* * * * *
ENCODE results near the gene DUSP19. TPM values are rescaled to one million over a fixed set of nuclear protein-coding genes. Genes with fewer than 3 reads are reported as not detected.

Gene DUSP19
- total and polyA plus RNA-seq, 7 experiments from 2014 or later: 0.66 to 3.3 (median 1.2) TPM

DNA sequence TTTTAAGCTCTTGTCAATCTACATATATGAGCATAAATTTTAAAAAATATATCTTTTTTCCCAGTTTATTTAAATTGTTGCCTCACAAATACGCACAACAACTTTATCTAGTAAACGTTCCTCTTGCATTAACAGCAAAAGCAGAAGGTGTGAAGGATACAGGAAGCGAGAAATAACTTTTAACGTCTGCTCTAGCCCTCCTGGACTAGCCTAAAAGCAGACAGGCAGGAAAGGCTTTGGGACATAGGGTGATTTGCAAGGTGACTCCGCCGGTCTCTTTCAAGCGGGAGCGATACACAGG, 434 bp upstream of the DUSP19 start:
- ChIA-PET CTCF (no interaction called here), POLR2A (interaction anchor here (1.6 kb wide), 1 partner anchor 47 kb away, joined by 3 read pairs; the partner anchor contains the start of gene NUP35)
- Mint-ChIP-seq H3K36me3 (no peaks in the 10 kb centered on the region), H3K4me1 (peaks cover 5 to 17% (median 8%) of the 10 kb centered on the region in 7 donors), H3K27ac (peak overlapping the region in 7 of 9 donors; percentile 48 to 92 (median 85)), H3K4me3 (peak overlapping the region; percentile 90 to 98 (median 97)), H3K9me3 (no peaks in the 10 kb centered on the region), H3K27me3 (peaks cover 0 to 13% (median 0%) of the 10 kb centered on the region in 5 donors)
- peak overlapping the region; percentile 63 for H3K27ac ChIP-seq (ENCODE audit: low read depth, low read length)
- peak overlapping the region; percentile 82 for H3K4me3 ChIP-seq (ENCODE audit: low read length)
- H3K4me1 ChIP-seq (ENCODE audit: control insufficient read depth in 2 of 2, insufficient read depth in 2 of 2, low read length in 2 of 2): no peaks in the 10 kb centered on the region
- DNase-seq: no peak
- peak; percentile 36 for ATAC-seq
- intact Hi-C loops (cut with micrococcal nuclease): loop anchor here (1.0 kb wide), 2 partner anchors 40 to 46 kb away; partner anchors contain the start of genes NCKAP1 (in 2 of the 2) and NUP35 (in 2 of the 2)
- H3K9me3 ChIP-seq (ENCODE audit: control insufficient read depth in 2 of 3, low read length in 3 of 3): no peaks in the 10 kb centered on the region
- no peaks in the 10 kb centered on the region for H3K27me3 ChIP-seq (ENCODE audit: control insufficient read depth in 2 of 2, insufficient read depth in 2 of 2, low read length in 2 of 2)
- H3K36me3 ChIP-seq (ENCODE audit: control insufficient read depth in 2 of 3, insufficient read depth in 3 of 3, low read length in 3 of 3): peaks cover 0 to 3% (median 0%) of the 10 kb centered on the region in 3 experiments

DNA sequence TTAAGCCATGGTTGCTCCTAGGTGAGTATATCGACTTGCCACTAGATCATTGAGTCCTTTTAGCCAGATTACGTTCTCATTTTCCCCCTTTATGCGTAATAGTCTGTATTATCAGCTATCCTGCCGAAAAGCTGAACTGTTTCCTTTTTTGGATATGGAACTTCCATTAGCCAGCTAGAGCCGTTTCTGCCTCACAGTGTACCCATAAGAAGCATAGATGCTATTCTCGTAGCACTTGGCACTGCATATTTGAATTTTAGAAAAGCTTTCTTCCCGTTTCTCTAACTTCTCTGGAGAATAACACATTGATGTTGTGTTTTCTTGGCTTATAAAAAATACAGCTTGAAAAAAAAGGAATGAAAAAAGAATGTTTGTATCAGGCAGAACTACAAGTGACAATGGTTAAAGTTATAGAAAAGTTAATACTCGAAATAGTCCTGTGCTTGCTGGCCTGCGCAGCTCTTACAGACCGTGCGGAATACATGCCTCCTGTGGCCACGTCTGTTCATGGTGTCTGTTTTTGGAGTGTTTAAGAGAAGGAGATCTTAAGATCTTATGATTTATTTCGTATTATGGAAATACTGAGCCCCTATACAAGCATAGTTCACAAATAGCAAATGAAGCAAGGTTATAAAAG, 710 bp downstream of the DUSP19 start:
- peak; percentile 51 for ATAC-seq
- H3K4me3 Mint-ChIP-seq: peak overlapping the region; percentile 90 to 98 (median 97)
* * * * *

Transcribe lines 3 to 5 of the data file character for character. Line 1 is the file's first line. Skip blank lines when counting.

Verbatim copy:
- total and polyA plus RNA-seq, 7 experiments from 2014 or later: 0.66 to 3.3 (median 1.2) TPM

DNA sequence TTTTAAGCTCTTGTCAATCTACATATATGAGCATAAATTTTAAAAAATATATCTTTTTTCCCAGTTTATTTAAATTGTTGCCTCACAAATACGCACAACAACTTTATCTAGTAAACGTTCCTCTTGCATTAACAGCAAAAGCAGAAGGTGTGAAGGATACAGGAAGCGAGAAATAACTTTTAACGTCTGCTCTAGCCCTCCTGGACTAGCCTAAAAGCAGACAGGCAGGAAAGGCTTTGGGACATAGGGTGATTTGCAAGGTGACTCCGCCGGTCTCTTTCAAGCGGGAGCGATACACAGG, 434 bp upstream of the DUSP19 start:
- ChIA-PET CTCF (no interaction called here), POLR2A (interaction anchor here (1.6 kb wide), 1 partner anchor 47 kb away, joined by 3 read pairs; the partner anchor contains the start of gene NUP35)